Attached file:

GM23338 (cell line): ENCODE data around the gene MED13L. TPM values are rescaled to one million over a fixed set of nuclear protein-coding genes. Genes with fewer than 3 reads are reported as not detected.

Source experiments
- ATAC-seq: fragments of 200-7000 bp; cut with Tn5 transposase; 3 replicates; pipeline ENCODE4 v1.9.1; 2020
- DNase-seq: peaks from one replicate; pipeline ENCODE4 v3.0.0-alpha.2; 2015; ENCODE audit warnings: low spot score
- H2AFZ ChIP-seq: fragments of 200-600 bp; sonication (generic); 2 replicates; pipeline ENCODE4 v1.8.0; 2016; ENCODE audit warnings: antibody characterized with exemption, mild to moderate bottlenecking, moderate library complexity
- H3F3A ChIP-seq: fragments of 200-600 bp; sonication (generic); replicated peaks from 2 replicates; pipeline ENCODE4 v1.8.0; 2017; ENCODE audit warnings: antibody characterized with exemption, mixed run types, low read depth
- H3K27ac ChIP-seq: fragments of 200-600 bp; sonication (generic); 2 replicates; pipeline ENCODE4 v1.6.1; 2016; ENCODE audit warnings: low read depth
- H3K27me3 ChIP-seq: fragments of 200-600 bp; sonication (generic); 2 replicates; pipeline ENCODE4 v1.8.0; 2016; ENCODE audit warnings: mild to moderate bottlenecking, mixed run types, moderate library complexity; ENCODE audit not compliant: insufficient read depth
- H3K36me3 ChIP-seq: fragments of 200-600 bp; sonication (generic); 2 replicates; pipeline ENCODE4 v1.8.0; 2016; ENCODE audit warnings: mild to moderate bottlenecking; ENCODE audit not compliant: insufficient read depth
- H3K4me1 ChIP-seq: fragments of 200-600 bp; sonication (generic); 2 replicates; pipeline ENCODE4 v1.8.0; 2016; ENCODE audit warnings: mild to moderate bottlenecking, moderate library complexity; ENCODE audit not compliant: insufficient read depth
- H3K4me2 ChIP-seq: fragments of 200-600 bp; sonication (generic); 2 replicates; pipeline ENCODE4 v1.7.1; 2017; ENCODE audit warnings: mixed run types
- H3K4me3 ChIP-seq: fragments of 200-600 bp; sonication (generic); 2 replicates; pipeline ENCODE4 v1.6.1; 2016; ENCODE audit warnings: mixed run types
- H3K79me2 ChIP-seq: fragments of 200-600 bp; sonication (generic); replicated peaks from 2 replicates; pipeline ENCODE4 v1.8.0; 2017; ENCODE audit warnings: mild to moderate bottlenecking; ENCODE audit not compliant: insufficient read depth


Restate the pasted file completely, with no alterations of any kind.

GM23338 (cell line): ENCODE data around the gene MED13L. TPM values are rescaled to one million over a fixed set of nuclear protein-coding genes. Genes with fewer than 3 reads are reported as not detected.

Source experiments
- ATAC-seq: fragments of 200-7000 bp; cut with Tn5 transposase; 3 replicates; pipeline ENCODE4 v1.9.1; 2020
- DNase-seq: peaks from one replicate; pipeline ENCODE4 v3.0.0-alpha.2; 2015; ENCODE audit warnings: low spot score
- H2AFZ ChIP-seq: fragments of 200-600 bp; sonication (generic); 2 replicates; pipeline ENCODE4 v1.8.0; 2016; ENCODE audit warnings: antibody characterized with exemption, mild to moderate bottlenecking, moderate library complexity
- H3F3A ChIP-seq: fragments of 200-600 bp; sonication (generic); replicated peaks from 2 replicates; pipeline ENCODE4 v1.8.0; 2017; ENCODE audit warnings: antibody characterized with exemption, mixed run types, low read depth
- H3K27ac ChIP-seq: fragments of 200-600 bp; sonication (generic); 2 replicates; pipeline ENCODE4 v1.6.1; 2016; ENCODE audit warnings: low read depth
- H3K27me3 ChIP-seq: fragments of 200-600 bp; sonication (generic); 2 replicates; pipeline ENCODE4 v1.8.0; 2016; ENCODE audit warnings: mild to moderate bottlenecking, mixed run types, moderate library complexity; ENCODE audit not compliant: insufficient read depth
- H3K36me3 ChIP-seq: fragments of 200-600 bp; sonication (generic); 2 replicates; pipeline ENCODE4 v1.8.0; 2016; ENCODE audit warnings: mild to moderate bottlenecking; ENCODE audit not compliant: insufficient read depth
- H3K4me1 ChIP-seq: fragments of 200-600 bp; sonication (generic); 2 replicates; pipeline ENCODE4 v1.8.0; 2016; ENCODE audit warnings: mild to moderate bottlenecking, moderate library complexity; ENCODE audit not compliant: insufficient read depth
- H3K4me2 ChIP-seq: fragments of 200-600 bp; sonication (generic); 2 replicates; pipeline ENCODE4 v1.7.1; 2017; ENCODE audit warnings: mixed run types
- H3K4me3 ChIP-seq: fragments of 200-600 bp; sonication (generic); 2 replicates; pipeline ENCODE4 v1.6.1; 2016; ENCODE audit warnings: mixed run types
- H3K79me2 ChIP-seq: fragments of 200-600 bp; sonication (generic); replicated peaks from 2 replicates; pipeline ENCODE4 v1.8.0; 2017; ENCODE audit warnings: mild to moderate bottlenecking; ENCODE audit not compliant: insufficient read depth